This is the most basic advice ever, not to eat too soon before a ride. Generaly people recomend that you shouldn't eat high GI in the 2 hours prior to exercise. Your orignial post you implied not eating during exercise for insulin control; this would be bad advice given that insulin is suppressed during exercise and carbohydrate consumption during exercise can imporve performance.
    There is nothing to suggest that a high fat diet would improve performance and lots of lab & anecdotal evidence that suggests it would result in WORSE PERFORMANCE. Repeating the test would be a waste of time.
    Obesity is a result of excess energy intake (i.e. to many kcals) and independant to the composition of the diet.

    High fat diets can be bad for health, immediatly after a fatty meal plasma triglycerides increase proportionatly to the fat load of meal and remain high for up to 10 hours latter. The triglycerides are carried in LDL and chylomicrons, which both have negative effects on cholesterol transport and are considered atherogenic.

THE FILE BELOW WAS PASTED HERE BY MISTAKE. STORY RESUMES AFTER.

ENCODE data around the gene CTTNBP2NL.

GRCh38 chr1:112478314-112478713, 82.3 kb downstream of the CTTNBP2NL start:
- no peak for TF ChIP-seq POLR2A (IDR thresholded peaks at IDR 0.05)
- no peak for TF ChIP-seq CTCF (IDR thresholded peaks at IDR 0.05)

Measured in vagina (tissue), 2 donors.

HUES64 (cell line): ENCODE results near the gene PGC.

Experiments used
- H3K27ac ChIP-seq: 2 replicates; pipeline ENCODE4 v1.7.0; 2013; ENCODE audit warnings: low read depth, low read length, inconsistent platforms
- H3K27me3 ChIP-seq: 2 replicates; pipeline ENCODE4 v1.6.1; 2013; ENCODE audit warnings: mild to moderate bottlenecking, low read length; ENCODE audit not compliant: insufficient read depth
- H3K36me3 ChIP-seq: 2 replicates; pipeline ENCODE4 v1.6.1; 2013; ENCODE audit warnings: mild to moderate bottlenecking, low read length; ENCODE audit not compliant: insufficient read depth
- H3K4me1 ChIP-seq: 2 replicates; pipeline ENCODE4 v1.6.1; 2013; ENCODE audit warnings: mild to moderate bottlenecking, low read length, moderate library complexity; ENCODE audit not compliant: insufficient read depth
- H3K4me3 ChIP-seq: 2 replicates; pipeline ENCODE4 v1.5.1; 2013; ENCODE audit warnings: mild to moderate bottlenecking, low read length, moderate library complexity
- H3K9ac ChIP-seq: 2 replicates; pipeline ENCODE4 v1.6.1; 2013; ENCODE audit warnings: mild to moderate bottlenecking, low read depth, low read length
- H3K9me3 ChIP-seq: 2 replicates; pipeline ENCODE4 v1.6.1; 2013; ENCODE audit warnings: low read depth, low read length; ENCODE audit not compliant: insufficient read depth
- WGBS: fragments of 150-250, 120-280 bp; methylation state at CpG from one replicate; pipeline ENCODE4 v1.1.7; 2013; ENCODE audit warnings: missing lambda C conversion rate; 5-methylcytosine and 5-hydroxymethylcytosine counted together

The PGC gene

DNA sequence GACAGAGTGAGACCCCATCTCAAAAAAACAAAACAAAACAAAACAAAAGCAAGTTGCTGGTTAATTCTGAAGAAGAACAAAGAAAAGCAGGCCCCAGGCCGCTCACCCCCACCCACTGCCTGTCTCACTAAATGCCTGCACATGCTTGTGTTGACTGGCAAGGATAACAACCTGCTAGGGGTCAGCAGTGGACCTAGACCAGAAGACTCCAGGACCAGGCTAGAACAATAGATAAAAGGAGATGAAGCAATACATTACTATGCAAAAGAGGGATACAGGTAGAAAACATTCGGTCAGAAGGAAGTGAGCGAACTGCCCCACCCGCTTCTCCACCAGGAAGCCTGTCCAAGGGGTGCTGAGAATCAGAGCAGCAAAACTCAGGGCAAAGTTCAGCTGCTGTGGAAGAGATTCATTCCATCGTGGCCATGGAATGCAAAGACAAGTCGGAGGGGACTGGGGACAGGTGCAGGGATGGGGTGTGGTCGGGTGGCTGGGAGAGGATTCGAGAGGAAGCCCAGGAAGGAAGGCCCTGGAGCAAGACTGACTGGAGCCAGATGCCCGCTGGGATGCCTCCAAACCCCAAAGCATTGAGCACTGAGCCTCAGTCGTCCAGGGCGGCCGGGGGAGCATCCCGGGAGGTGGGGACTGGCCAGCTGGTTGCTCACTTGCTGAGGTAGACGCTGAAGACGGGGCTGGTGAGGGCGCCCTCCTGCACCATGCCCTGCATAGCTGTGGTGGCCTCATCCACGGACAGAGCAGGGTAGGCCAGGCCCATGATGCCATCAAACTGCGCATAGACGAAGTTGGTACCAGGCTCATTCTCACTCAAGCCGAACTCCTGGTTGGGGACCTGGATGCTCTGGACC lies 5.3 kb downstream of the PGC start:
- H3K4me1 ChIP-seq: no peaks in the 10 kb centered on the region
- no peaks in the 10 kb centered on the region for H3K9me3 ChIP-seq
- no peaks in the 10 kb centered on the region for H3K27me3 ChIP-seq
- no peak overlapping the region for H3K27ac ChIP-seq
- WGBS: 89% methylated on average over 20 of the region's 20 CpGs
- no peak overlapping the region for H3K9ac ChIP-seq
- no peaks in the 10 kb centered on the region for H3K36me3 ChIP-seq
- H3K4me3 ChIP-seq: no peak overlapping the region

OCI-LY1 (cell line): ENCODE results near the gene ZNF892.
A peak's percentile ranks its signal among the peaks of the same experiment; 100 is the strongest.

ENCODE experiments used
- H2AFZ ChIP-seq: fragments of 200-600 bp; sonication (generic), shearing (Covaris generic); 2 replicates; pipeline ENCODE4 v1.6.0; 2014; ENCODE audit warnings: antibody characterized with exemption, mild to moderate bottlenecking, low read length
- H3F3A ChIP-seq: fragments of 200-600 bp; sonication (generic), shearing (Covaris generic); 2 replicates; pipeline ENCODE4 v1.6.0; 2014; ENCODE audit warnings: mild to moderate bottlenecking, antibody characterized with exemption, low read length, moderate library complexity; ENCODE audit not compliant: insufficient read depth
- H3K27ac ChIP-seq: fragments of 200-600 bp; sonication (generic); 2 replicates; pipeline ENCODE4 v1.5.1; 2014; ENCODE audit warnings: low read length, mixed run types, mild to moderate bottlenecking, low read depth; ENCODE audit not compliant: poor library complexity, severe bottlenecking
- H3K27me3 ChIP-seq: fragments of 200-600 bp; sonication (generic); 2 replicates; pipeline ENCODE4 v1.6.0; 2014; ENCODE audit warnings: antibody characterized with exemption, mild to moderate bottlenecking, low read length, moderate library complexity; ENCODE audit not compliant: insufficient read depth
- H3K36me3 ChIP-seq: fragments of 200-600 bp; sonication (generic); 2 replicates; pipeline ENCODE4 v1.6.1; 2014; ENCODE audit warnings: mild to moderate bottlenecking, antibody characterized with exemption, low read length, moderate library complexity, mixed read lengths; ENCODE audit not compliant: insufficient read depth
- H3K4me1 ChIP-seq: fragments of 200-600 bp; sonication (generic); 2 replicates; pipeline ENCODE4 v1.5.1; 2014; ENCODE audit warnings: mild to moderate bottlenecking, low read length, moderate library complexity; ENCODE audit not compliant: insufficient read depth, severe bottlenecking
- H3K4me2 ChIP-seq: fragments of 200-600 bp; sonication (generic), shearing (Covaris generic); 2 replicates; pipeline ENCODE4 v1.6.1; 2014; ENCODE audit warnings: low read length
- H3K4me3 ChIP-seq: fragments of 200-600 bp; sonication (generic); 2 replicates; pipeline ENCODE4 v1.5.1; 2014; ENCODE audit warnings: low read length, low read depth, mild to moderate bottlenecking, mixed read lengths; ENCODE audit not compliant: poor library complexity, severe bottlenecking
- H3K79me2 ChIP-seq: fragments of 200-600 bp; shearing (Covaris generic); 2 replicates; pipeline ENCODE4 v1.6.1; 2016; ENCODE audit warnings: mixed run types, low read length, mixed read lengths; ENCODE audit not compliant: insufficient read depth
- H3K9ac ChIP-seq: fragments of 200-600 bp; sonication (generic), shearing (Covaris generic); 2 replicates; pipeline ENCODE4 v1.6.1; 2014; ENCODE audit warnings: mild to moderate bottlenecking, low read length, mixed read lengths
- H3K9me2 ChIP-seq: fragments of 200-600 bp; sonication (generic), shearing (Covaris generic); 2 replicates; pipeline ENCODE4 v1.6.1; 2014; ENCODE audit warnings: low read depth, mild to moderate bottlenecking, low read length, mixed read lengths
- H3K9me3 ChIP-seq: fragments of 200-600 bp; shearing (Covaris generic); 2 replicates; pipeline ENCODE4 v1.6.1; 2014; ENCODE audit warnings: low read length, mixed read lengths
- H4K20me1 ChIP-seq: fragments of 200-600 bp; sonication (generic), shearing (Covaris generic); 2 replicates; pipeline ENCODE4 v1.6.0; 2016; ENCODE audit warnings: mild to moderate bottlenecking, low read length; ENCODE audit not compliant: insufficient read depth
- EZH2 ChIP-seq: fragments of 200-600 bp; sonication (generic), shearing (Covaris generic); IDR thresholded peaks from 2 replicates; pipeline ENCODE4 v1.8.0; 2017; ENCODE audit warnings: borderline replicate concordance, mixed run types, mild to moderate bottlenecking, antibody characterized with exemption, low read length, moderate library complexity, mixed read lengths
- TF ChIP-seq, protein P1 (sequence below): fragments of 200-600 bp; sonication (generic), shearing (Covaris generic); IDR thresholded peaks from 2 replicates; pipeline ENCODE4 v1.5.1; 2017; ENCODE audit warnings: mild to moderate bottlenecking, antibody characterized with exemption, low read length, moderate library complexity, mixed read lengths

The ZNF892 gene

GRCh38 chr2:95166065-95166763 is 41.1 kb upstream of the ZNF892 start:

Please read the work on postprandial triglyceride response, by Cohn, Patsch, Austin, etc.
    No, but I have heared that water and carbohydrate are good ergogenic aids! Why look elsewhere for performance improvements when the basics are done badly.
    There is no problem with you being arguementative; however its a little frustrating when people quote books and journals yet haven't done some basic reading.

    In all of the books and reading (except the ATKINS book!) you will see that carbohydrate is important in IMPROVING AND MAINTAINING PERFORMANCE.

    Also, interms of health, the very early research shows that high fat meals and diets are bad for your health and this remains correct today. However more information is becoming available on carbohydrate, fat and protein metabolism which is being miss interpurted by the public. It is likely (and perhaps obvious that) some carbohydrates are bad and some fats are good; but that doesn't mean that all carbs are bad and all fats are good.

    Finaly, dehydration and glycogen depletion present the largest limits on performance; therefore carbohydrate and water are the most important parts of an athletes diet.